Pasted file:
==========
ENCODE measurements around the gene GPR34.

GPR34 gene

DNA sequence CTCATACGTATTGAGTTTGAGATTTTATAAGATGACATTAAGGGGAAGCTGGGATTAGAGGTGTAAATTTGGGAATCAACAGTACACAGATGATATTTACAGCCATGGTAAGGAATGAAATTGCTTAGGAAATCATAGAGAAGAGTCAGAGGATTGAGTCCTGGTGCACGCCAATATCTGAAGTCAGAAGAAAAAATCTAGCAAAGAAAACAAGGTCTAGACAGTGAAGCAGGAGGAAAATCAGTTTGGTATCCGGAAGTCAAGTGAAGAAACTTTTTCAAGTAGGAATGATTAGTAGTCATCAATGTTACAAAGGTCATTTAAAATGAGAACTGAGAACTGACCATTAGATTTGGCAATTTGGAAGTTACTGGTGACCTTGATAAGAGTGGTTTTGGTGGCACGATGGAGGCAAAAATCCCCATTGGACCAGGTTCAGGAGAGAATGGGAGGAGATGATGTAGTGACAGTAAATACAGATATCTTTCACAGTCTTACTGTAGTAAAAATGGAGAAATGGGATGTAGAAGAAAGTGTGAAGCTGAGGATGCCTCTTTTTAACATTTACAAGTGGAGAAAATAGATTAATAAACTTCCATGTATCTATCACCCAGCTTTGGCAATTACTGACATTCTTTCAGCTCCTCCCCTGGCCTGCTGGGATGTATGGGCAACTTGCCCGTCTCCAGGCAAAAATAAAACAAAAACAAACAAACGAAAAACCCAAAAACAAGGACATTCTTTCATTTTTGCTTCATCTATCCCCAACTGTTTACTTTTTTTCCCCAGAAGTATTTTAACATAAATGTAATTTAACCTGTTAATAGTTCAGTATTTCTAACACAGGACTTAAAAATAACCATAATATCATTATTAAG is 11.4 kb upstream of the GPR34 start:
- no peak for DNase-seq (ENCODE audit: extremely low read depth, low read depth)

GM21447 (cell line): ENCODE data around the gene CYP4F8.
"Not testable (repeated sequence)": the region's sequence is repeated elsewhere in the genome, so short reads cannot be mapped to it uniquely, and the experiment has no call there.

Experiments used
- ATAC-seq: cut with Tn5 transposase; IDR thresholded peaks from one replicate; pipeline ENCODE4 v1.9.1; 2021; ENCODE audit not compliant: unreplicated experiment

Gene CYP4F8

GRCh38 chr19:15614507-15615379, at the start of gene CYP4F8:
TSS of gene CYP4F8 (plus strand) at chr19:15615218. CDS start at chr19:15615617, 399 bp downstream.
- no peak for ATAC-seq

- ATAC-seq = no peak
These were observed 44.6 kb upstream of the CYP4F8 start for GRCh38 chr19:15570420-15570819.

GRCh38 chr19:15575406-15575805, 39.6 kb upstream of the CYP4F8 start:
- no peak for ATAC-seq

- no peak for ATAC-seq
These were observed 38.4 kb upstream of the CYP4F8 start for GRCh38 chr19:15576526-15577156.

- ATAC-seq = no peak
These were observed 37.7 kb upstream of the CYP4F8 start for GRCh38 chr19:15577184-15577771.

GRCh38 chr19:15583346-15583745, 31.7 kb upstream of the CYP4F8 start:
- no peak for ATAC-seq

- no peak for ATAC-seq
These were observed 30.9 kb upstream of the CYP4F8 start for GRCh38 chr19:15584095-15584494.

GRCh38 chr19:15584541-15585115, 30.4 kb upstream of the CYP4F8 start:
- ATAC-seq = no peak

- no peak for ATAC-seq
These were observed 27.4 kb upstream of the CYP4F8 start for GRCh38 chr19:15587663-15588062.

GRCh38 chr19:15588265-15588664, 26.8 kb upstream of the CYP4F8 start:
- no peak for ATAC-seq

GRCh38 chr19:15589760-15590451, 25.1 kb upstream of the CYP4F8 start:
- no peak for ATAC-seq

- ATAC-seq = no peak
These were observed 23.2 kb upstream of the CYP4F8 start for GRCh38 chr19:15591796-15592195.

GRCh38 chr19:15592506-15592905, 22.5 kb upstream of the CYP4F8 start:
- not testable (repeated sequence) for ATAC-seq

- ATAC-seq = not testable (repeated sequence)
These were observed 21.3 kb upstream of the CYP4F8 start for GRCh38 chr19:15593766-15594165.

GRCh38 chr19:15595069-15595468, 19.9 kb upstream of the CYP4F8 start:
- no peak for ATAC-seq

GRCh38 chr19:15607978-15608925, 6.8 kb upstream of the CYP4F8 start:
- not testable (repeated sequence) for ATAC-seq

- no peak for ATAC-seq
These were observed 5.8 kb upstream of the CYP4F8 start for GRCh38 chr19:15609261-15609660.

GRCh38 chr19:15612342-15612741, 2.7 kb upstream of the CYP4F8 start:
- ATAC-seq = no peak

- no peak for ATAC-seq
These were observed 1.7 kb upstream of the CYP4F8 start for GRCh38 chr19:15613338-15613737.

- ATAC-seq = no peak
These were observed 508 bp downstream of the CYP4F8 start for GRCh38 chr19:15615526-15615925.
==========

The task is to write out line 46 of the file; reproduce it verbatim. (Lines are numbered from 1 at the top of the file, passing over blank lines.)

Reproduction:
- ATAC-seq = no peak